Speaking with authority: gender and Indigenous politics in the Mount Polley Mine Disaster

Date

2019-09-11

Authors

McAllister, Shianna

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Abstract

This thesis explores the role of authority and how Indigenous people have been gravely impacted throughout the 2014 Mount Polley Mine Disaster. Through critical engagement of political theory, environmental racism, and Indigenous Nationhood, I offer an analysis of the disaster that asks: How do we construct, accept, and uphold notions of authority in the Mount Polley Mine Disaster? I answer this by conducting a discourse analysis informed by Kwakwaka’wakw geographer Sarah Hunt’s colonialscape, Environmental historian Traci Brynne Voyles’s wastelanding, and Italian philosopher Giorgio Agamben’s spatiolegal concepts of the state of exception and bare life. To conclude, I will provide an alternative understanding of authority that is grounded in Indigenous feminist approaches that can better represent what authority should look like.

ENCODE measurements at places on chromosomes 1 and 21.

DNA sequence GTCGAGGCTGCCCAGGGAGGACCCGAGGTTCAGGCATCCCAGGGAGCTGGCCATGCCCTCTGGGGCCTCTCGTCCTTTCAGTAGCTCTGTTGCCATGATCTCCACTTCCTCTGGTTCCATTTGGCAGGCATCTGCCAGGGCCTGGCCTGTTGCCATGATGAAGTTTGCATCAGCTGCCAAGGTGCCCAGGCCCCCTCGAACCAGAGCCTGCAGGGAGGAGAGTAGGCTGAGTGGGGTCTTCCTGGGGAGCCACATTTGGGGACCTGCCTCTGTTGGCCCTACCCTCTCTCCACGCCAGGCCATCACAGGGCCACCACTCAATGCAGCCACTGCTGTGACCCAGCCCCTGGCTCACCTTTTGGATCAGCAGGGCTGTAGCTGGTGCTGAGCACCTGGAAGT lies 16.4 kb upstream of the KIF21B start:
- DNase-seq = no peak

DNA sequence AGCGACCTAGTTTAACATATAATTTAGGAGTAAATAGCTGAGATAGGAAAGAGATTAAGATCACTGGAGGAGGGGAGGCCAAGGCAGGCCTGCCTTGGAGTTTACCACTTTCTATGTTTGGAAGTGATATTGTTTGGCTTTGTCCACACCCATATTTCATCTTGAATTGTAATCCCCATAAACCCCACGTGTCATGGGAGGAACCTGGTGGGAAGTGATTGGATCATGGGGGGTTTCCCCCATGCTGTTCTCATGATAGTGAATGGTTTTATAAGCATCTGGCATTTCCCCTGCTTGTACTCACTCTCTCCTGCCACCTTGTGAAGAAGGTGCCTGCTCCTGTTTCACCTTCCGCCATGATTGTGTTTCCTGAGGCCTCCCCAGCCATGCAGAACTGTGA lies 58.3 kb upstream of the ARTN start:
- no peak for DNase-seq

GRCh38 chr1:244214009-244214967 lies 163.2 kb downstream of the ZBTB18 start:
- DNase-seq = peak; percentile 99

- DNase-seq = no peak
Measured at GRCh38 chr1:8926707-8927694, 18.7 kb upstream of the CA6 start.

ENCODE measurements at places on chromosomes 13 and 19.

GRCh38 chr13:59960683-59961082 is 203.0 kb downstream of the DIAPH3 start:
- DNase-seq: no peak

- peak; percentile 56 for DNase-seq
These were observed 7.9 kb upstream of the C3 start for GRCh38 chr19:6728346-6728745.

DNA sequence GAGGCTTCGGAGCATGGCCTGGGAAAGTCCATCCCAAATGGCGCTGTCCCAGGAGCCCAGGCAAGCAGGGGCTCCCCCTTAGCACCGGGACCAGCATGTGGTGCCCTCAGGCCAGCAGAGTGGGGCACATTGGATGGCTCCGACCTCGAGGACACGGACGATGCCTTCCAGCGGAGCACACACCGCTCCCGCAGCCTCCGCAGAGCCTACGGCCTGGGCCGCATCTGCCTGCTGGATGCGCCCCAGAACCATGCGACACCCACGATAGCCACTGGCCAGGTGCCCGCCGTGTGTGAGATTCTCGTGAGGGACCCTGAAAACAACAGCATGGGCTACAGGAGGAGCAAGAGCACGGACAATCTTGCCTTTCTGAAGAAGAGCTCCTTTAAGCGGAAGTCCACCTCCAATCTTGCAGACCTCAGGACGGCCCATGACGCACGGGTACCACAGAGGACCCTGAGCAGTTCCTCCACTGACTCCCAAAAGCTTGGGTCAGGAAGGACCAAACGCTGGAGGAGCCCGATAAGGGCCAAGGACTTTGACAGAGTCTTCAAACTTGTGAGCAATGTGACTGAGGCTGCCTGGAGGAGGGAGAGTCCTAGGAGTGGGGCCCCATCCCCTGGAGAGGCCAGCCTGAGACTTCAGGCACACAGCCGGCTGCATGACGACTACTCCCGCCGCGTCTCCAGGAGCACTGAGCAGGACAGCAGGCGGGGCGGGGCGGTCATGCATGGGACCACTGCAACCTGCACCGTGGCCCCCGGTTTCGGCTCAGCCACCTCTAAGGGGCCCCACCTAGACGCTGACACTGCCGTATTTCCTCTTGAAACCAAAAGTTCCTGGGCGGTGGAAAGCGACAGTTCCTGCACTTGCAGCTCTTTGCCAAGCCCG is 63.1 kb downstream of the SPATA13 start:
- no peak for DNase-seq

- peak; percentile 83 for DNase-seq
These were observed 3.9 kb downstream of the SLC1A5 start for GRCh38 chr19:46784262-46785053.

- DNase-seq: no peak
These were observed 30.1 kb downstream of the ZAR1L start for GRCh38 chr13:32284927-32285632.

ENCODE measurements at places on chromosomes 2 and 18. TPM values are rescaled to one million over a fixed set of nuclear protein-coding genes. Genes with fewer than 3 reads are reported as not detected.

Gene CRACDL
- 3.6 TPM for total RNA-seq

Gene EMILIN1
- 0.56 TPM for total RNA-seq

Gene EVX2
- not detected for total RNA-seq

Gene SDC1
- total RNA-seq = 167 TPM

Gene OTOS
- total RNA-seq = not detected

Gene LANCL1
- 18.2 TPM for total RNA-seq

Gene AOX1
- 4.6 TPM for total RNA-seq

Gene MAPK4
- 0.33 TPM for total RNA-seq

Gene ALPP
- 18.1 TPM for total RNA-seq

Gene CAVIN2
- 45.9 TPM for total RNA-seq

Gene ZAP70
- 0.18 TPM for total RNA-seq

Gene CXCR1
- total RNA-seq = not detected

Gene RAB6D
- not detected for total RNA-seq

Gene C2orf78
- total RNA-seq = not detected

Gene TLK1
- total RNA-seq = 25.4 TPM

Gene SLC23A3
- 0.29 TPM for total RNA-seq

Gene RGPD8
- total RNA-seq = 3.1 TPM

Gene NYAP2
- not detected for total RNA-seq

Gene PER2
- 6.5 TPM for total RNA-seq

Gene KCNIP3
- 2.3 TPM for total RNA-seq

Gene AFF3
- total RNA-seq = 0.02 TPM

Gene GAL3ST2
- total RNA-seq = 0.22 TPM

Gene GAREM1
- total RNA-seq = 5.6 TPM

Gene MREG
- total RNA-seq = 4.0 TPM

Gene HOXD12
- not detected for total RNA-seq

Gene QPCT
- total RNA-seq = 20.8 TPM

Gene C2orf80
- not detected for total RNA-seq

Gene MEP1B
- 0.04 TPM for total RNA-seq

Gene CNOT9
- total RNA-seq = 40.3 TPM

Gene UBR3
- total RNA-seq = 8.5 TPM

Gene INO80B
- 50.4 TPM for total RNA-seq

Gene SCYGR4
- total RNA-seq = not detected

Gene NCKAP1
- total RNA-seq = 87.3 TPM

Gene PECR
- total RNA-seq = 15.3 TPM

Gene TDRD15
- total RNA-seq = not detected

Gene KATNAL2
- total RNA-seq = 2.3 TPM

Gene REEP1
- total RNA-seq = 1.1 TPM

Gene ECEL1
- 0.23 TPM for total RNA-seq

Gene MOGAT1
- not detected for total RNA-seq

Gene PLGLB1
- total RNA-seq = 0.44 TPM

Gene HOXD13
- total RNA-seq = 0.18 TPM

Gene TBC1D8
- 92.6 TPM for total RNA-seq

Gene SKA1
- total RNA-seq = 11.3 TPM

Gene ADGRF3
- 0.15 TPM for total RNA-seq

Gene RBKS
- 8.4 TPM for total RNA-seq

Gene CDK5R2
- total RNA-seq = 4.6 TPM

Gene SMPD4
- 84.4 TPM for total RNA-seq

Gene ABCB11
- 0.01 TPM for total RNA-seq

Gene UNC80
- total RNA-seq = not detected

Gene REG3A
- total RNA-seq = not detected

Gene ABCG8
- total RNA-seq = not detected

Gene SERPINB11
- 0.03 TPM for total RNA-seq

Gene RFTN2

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Keywords

colonialism, settler colonialism, resource extraction, Mount Polley Mine Disaster

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